The Mem-Trax Memory Test

This simple visual memory test is a quick screening tool that will help give you an idea how your visual memory is functioning.

It is in no way considered a diagnosis.

The ability to remember visual-spatial information is a function of the right side (hemisphere) of your brain.

Therefore- this screen is a measure of memory-related right-sided brain function.

If your brain is degenerating due to Alzheimer's or other brain disease- it tends to degenerate on both sides.

So by assessing brain function on one side can give experts a clue as to what might be happening on the other side.

Clearly- if the results of this screen indicate poor performance- a more thorough workup is needed.

This screen is known as the Mem-Trax memory test- and was developed by Dr. J. Wesson Ashford and colleagues at the Stanford University School of Medicine in partnership with the Veteran's Affairs Aging Research Center in Palo Alto, CA.

Dr. Ashford has been developing screening instruments for many years.

He is considered a pioneer and leading expert in test development for early detection of memory disorders.

The Mem-Trax memory test represents his most recent work.

A special thanks goes out to Dr. Ashford for his continued efforts and lifelong commitment of developing screening platforms.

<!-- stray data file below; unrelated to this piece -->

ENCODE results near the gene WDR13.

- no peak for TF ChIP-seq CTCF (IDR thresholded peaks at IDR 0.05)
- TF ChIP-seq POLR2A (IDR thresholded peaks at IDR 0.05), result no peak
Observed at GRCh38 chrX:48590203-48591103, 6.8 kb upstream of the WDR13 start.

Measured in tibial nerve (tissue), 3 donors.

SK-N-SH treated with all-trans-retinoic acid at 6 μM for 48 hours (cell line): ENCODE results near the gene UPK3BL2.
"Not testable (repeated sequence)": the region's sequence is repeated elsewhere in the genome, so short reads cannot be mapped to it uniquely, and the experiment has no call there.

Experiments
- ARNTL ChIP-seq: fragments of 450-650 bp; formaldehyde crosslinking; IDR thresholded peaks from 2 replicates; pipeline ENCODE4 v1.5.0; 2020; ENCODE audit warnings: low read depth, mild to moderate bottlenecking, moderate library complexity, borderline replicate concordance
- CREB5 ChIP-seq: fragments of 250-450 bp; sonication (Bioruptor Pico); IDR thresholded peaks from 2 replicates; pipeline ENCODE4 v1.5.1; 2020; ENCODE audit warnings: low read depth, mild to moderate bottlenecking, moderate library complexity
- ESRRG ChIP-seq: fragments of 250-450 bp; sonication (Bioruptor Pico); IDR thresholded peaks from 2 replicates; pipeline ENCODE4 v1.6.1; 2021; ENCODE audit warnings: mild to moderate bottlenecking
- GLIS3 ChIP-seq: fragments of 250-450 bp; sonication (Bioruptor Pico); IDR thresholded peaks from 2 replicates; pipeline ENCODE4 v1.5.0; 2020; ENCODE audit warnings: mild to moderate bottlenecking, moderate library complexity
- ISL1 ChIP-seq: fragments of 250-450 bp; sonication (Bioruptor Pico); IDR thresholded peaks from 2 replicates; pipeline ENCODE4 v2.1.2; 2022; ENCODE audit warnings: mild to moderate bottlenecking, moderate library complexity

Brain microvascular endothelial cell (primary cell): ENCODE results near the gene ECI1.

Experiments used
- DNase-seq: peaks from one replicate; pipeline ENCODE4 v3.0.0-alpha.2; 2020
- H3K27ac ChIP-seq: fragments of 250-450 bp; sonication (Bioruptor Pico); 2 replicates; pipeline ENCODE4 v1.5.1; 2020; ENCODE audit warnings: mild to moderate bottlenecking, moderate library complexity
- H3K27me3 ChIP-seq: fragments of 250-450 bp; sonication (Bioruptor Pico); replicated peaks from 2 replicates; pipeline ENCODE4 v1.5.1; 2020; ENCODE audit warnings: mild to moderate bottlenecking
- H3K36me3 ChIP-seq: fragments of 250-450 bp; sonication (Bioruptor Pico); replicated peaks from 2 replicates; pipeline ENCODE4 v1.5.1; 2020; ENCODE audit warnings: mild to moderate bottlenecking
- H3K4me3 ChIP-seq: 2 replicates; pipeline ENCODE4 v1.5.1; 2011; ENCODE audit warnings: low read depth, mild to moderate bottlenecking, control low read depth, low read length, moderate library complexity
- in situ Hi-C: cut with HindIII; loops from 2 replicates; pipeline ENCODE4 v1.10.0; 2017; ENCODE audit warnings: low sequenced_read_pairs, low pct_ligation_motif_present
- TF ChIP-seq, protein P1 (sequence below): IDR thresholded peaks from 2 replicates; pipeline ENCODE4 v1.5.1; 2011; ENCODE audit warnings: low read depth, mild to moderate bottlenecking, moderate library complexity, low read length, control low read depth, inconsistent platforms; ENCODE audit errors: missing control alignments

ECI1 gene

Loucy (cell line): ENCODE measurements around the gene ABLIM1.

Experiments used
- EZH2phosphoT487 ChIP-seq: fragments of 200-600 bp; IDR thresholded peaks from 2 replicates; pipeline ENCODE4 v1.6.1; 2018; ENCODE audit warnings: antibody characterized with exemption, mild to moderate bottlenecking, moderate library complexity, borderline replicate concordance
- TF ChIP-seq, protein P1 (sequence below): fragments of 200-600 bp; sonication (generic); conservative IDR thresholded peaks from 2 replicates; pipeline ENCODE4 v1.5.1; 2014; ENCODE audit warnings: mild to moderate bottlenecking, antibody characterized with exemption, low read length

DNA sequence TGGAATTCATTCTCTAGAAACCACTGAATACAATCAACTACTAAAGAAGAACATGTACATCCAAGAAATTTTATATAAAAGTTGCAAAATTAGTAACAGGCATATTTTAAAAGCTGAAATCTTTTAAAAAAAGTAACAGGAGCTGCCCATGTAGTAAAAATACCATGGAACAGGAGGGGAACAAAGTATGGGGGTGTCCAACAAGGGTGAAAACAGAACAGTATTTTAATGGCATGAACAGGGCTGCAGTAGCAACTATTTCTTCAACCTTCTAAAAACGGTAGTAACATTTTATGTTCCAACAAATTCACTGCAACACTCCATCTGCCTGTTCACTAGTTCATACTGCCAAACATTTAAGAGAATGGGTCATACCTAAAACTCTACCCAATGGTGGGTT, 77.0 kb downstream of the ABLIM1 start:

Before taking the test- print out this answer sheet to record your answers. (You will need Adobe Reader to view the answer sheet.)

Once you have the answer sheet in hand you are ready to take the test.

You will need to remove all distractions while you take the test.

On your computer you will see 50 pictures presented one at a time- with numbers in the upper left hand corner.

Each picture is represented by a number on the answer sheet.

The pictures will stay on the screen for 4 seconds. Carefully look at each picture.

If you see a picture that you have seen before, on the answer sheet- fill in the circle next to that number.


Less than 3 mistakes is normal.

Please note that the memory test will download automatically to your computer. Open it with Powerpoint (part of Microsoft Office) or OpenOffice on a PC, or Powerpoint, NeoOffice or Keynote on a Mac.

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